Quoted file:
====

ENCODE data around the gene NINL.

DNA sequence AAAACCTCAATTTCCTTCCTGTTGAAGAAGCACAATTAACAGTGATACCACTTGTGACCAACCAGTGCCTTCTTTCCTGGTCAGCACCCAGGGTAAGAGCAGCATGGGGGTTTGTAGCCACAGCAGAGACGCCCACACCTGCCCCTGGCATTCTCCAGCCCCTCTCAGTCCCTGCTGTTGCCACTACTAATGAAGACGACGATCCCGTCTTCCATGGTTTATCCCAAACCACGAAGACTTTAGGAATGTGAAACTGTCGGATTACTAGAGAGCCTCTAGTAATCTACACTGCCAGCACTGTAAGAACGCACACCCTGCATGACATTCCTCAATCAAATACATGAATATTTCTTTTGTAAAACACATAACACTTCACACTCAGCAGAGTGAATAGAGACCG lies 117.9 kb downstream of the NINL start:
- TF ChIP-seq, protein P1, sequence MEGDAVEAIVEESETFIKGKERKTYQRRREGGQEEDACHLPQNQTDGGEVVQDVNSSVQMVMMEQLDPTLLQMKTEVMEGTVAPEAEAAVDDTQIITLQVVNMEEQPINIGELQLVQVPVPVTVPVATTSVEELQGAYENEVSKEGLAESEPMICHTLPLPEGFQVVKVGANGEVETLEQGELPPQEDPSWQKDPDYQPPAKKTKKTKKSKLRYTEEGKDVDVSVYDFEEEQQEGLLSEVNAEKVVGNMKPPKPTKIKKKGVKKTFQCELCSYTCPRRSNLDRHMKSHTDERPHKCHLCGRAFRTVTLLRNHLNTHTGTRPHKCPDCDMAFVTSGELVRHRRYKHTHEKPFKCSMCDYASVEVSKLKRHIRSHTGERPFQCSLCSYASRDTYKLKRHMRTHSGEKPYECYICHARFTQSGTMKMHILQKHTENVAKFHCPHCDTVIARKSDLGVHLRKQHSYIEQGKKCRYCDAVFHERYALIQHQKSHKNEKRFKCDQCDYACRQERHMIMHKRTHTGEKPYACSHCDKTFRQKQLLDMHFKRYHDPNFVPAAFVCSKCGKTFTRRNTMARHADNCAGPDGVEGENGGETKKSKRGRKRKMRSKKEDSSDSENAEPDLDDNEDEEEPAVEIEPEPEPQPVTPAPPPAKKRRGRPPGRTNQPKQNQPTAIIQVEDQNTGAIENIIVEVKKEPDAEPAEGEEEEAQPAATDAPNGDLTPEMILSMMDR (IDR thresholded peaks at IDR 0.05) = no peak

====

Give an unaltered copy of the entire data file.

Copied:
ENCODE data around the gene NINL.

DNA sequence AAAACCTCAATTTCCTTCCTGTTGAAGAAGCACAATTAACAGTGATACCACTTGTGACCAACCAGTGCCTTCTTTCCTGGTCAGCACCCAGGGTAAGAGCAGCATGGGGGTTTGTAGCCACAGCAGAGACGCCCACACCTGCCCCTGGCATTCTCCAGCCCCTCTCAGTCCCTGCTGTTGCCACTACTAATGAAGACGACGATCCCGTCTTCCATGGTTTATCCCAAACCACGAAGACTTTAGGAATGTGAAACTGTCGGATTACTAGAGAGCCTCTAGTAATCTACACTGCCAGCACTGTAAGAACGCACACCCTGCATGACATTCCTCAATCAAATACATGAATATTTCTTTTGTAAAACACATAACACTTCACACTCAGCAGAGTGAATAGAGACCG lies 117.9 kb downstream of the NINL start:
- TF ChIP-seq, protein P1, sequence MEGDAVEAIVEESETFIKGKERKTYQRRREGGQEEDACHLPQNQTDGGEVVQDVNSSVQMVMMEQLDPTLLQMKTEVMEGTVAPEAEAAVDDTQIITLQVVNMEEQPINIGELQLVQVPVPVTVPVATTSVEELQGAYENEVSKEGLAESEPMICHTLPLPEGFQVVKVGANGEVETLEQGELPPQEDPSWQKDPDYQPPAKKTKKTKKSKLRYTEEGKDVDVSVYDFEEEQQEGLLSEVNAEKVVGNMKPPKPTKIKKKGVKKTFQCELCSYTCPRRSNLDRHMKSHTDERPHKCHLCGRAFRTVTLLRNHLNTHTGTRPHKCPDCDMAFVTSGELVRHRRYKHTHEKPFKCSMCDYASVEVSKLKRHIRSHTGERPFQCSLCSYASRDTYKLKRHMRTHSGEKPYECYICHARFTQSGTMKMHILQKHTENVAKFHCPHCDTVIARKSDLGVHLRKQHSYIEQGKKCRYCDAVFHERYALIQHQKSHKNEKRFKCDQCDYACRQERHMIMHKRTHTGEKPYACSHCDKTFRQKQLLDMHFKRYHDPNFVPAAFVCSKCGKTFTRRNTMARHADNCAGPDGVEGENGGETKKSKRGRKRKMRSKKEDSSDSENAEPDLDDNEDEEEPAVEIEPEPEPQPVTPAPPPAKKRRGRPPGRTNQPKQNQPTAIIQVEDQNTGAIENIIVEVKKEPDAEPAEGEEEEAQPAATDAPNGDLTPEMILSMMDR (IDR thresholded peaks at IDR 0.05) = no peak